Ed Emberley's Shake & Make
What parents need to know
Parents Need to Know
Parents need to know that Ed Emberley's Shake & Make is a surprisingly challenging picture puzzle game based on the artwork of famed illustrator and art teacher, Ed Emberley. You start with one of Emberley's drawings, shake your device to scatter the pieces, and then put it back together. The tough part comes from so many of the pieces looking so much alike -- many are just straight black lines. Younger kids can choose to play without a timer, and hints are available with a simple tap. In addition to just being puzzles, though, each image -- composed of simple shapes and lines -- is meant to be easy for kids to recreate in their own artwork.
What kids can learn
Thinking & Reasoning
- solving puzzles
Engagement, Approach, Support
Kids can have fun playing with the famed illustrator's whimsical artwork in this ingenious app. While the game offers a surprising amount of challenge, younger kids can still have fun.
Kids will learn how to use simple shapes and lines come together to create art, and possibly to draw the images themselves. Kids are challenged with increasingly complex puzzles.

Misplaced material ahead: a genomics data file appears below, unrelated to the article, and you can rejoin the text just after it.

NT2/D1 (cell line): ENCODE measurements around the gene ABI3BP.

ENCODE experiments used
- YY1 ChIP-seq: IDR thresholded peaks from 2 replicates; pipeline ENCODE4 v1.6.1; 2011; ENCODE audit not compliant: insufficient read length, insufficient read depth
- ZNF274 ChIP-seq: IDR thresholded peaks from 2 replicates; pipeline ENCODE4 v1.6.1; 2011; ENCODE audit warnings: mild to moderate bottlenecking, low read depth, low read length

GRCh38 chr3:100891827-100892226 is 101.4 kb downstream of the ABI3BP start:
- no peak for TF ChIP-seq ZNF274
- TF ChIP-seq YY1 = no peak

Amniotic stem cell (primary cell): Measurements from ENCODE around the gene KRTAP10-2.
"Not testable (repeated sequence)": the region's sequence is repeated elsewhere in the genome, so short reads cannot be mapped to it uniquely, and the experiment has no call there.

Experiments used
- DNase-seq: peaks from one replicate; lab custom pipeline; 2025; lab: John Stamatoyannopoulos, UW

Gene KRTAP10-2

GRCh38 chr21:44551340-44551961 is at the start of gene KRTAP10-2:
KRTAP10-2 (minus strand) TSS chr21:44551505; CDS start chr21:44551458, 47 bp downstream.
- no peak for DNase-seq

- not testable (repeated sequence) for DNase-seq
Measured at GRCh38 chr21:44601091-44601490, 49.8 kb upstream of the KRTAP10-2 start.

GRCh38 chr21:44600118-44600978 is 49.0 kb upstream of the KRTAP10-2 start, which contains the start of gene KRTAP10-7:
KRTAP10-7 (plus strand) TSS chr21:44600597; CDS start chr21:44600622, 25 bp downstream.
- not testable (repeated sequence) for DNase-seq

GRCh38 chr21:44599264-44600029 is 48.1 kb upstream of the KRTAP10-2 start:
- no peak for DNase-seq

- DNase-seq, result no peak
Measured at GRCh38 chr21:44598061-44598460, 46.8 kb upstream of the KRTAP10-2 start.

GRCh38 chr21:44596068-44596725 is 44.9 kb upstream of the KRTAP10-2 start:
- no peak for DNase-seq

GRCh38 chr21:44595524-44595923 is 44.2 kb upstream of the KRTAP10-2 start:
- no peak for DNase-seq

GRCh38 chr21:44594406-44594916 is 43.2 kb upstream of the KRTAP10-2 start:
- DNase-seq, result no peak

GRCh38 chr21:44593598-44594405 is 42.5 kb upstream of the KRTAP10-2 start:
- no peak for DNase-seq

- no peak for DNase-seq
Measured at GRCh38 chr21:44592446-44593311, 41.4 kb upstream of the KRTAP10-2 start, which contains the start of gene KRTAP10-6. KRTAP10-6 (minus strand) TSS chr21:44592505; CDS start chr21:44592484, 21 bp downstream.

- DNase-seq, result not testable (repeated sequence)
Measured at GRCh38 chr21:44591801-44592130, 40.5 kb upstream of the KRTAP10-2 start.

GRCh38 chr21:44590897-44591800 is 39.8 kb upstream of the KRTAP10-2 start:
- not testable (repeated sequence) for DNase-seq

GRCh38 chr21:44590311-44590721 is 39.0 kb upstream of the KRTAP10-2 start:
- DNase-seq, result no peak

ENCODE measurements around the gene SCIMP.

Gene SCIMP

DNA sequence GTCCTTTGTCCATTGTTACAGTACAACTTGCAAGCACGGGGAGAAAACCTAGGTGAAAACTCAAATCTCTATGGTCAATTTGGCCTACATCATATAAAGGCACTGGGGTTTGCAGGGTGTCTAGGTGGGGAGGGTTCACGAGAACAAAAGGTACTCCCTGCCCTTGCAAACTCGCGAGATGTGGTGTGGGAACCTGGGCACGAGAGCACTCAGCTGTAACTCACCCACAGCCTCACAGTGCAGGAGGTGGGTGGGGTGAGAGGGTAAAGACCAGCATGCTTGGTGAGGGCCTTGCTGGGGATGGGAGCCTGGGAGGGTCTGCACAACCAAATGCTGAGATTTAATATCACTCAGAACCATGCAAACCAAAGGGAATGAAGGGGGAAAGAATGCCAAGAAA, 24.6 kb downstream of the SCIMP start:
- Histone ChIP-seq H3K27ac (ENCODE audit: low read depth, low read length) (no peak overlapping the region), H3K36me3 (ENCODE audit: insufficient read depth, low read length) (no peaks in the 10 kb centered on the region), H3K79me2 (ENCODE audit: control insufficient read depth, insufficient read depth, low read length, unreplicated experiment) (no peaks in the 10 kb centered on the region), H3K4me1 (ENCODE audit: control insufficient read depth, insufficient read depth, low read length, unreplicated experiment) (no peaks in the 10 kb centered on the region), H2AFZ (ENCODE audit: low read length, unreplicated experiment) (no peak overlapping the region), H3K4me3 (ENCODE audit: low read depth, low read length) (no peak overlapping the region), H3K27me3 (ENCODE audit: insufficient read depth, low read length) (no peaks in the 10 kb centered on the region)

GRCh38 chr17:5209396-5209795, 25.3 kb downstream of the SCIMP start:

Brief instructions explain how to play, and kids can reset the puzzle and pause the timer if they need a redo. Hints are available, showing the completed picture.
What's it about?
Kids shake the device to break apart pictures, many of which may be familiar to kids from Ed Emberley’s books like Go Away Big, Green Monster and Drummer Hoff. They'll then drag the shapes and lines back into place to recreate the picture. Kids have 60 seconds to solve each puzzle, but the timer can be turned off. Kids can get a hint, which shows the completed picture, but will lose five seconds off the clock for taking a hint. Solving easier puzzles unlocks more challenging puzzles.
Is it any good?
ED EMBERLEY'S SHAKE & MAKE is fun, first of all, in that it lets you play with the famed illustrator's unique and whimsical artwork. And while it may look like a game for very young kids, it's got a pleasantly surprising amount of challenge for older kids and adults. The pieces continue to float around the screen as you try to piece them together, which in itself adds quite a bit of difficulty. But there are enough aids to help younger kids make it through and have a lot of fun with the puzzles. In addition, separating and reconstructing the clean, simple shapes and lines of Emberley's illustrations is a de facto method for teaching you how to draw them yourself. If you see that a bird, for instance, is made up of an oval body, a circle head, a triangle beak, and a few lines for legs -- you can recreate that bird drawing yourself with paper and pencil. It's pretty ingenious.
Families can talk about...
Point out how the shapes come together to form pictures.
Provide paper and drawing tools so kids can copy some of Ed Emberley's creations and make some of their own.